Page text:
End of the Road for Energy Subsidies?
Last year, Heritage Action and two dozen other conservative groups delivered a four-point plan to Congress on how to end energy subsidies. The plan expressed “concern over the massive increase in subsidies, set-asides, and special treatment for politically connected energy sources that has largely defined American energy policy in recent years.” With $16 trillion in debt, we need to prevent any more Department of Energy boondoggles.
As conservatives, we champion the free market and call on the government to allow producers of various forms of energy to compete based market demand for their product, not based on Washington picking winners and losers.
There is nothing wrong with green energy and the development of green energy technologies. There is a problem, however, with members of Congress, people in the administration, or bureaucrats acting like a bunch of technocrats and imposing policies on the American people that are not in their best interest just because the government has some harebrained idea that it thinks is fabulous.
You know what’s not fabulous? Wasting $90 billion of taxpayer money on green-tinted energy projects, many of which people knew in advance were destined for failure.
Mitt Romney pointed this out during the presidential Debate last week:
Romney isn’t the only one paying attention. Rep. Fred Upton (R-MI), Chairman of the House Committee on Energy and Commerce, understands how imprudent and wasteful government subsidies for politically preferred energy sources are, which he articulated during a debate against his opponent for the 6th district of Michigan:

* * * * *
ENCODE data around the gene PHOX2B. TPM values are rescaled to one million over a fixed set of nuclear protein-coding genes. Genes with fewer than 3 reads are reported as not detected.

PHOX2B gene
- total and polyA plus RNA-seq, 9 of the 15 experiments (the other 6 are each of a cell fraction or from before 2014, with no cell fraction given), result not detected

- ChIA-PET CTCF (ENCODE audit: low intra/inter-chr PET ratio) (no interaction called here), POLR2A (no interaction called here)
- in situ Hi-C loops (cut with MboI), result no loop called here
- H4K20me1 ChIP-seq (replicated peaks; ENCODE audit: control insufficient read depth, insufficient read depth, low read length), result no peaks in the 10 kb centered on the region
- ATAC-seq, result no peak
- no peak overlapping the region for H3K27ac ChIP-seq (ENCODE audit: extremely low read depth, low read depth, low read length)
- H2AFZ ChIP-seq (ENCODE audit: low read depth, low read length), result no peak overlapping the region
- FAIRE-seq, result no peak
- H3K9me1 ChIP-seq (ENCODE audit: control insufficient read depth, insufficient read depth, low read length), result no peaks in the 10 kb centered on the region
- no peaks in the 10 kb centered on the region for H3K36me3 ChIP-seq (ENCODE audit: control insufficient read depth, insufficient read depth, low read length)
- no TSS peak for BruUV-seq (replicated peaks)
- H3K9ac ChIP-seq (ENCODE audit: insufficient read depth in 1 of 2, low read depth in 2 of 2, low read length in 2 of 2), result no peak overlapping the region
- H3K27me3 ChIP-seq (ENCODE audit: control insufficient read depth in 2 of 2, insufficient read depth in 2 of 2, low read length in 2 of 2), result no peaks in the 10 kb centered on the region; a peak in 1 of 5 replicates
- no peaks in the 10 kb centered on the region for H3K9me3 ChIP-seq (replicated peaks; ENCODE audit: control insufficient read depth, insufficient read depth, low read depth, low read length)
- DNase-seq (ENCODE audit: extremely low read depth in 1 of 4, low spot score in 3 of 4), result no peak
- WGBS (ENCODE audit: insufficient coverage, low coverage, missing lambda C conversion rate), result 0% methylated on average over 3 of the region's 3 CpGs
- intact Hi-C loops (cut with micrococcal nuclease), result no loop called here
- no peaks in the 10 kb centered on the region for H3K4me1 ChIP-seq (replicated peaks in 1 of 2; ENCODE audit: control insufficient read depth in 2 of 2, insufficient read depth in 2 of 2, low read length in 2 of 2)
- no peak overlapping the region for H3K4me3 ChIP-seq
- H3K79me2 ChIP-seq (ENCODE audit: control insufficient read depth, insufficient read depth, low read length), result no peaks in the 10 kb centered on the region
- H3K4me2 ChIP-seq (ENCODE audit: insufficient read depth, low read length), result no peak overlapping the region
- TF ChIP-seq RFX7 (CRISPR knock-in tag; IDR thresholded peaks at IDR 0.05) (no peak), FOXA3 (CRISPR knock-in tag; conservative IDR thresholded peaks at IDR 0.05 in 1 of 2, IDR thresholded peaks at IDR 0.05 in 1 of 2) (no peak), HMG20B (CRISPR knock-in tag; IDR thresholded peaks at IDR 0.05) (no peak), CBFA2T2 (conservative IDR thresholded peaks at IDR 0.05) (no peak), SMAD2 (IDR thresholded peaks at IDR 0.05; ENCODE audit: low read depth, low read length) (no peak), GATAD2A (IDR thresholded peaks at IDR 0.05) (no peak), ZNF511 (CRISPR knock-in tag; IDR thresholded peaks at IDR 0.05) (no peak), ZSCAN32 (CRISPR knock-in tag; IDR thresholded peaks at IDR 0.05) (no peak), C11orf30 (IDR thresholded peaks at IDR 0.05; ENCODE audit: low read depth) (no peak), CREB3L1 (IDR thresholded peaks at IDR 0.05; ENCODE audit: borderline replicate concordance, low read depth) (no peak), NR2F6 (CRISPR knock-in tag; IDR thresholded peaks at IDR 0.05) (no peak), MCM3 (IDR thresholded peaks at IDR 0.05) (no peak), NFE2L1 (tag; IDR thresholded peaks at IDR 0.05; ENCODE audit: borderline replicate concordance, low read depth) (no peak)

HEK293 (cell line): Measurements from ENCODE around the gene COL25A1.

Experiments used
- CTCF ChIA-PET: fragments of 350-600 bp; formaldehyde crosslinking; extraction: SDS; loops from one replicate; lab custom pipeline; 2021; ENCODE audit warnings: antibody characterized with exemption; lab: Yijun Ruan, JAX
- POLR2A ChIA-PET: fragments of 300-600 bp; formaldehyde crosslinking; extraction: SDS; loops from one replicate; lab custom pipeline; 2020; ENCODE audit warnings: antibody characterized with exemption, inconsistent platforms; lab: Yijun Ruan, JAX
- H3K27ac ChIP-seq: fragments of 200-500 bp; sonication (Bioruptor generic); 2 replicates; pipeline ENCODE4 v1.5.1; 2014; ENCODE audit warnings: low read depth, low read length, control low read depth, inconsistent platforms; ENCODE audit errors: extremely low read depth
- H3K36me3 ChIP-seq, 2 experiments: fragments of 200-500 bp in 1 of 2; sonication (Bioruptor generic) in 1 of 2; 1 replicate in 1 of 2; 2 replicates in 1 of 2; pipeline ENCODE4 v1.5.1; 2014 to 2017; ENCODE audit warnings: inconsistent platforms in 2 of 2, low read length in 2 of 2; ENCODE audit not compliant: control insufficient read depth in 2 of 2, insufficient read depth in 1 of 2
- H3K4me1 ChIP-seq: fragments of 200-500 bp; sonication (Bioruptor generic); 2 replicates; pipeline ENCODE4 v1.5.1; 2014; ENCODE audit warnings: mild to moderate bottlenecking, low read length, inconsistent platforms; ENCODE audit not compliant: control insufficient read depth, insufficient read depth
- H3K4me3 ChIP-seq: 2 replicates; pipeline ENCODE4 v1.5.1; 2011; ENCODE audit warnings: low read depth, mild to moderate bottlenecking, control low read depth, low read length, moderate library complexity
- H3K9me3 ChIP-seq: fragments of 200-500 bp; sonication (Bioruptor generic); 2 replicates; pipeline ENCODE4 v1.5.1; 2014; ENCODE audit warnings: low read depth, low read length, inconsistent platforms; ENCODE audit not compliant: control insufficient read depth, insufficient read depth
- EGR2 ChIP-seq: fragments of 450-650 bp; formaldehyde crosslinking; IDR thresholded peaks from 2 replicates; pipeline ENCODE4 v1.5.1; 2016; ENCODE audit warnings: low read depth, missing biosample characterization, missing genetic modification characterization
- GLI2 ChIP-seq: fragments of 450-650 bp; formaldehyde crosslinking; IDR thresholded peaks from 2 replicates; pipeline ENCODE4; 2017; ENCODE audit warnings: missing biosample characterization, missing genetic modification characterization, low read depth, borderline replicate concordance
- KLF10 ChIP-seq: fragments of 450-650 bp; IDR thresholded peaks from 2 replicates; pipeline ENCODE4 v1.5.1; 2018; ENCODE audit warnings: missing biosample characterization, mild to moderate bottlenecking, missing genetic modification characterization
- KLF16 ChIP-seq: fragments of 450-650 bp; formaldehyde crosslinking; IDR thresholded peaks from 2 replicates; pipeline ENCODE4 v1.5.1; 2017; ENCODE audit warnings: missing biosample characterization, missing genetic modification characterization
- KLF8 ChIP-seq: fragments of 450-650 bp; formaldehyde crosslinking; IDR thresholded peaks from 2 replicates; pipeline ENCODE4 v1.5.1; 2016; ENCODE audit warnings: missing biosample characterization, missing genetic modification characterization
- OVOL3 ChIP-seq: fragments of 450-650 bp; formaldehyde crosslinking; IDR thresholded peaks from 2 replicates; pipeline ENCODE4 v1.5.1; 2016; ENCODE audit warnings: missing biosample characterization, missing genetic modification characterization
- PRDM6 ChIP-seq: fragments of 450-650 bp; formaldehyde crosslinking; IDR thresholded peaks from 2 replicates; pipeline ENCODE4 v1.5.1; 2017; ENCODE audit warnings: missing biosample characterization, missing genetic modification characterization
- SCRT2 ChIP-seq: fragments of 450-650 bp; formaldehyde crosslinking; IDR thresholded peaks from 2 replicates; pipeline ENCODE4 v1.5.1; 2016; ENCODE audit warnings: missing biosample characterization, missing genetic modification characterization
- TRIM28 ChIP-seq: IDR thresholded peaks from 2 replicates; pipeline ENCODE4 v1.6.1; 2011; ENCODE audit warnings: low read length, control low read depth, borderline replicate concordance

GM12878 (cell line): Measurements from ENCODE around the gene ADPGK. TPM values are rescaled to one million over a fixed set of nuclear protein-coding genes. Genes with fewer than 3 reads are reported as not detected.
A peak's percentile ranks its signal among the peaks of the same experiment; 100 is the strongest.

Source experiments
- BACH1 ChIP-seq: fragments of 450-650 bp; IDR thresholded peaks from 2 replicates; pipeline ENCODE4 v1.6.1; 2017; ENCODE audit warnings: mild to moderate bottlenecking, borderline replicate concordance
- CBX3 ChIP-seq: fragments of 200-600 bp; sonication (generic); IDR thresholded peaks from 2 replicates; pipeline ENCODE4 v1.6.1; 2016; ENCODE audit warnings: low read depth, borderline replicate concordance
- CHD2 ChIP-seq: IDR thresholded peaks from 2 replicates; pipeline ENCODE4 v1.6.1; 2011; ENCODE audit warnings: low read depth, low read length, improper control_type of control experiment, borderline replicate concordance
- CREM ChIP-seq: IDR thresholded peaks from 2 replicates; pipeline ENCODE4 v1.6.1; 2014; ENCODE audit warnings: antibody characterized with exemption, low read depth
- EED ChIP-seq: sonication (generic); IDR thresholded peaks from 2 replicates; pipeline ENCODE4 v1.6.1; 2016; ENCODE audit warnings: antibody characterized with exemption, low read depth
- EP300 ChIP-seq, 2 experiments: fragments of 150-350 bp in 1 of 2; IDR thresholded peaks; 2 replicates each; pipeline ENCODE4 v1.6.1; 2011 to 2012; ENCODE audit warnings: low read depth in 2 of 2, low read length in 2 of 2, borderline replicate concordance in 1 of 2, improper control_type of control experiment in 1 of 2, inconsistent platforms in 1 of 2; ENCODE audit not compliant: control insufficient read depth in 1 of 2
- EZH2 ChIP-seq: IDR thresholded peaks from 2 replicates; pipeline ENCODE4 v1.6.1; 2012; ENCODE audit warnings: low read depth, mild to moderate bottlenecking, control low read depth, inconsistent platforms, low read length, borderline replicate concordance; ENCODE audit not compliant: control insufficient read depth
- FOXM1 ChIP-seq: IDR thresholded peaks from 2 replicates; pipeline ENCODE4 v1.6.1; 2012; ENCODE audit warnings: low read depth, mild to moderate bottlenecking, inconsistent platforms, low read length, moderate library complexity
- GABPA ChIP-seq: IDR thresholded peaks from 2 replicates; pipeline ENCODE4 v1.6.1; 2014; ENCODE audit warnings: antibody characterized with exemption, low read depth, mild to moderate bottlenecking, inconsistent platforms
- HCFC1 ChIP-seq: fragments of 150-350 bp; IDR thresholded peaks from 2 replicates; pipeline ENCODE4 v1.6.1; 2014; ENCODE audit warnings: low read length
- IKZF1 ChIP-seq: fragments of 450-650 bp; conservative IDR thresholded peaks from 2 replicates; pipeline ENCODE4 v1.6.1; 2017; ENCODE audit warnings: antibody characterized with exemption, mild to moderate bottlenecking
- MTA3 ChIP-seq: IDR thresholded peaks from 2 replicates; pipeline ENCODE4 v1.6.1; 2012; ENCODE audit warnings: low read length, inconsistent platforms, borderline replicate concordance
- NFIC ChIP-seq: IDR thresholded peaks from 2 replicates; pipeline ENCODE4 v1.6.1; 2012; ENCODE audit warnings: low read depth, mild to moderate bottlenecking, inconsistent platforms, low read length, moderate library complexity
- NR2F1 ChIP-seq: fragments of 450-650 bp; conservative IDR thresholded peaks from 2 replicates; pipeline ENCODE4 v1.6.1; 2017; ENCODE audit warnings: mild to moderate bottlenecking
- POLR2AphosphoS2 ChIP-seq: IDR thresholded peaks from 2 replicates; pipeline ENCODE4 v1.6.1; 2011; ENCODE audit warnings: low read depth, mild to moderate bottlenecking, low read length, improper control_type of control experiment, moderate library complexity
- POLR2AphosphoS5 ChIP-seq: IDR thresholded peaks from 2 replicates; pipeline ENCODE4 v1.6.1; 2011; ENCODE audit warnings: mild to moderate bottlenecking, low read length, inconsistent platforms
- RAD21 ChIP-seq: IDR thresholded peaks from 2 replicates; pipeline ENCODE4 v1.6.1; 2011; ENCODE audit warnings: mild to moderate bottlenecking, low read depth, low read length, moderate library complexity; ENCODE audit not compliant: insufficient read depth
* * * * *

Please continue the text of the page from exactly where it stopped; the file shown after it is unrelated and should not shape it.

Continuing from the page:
“We don’t need subsidies like this, particularly when the taxpayer loses every dime in their pocket. So I am for putting all of these on the table. Let’s look at the oil and gas subsidies, let’s take them away. Let’s let them compete just like everyone else… The wind and renewable industry … they received some $90 billion in subsides. Let’s talk about taking those subsidies away.”
Obama and his administration, on the contrary, have been hypocrites with regard to energy subsidies. President Obama says he wants to end oil subsidies, but he “overreaches on what truly is a subsidy for oil.” Heritage’s Nick Loris and Curtis Dubay explain:
“The President attacks oil subsidies while continuing to push for subsidies for renewable fuels, electric vehicles, wind, solar, clean coal, and even natural gas. According to the Congressional Research Service, President Obama’s tax hikes on the oil and gas industry proposed in his FY 2012 budget would increase the price of oil and gas for American consumers. A much better policy for taxpayers and consumers would be to define subsidies accurately and then remove all energy subsidies. Any repeal of tax breaks should be offset with a broad tax cut to avoid any net tax increase.”
To truly serve the America people, the government should stop attacking reliable, affordable sources of energy and subsidizing inefficient energy sources (like solar power that generates 0.14% of electricity) that are simply not viable in the free market.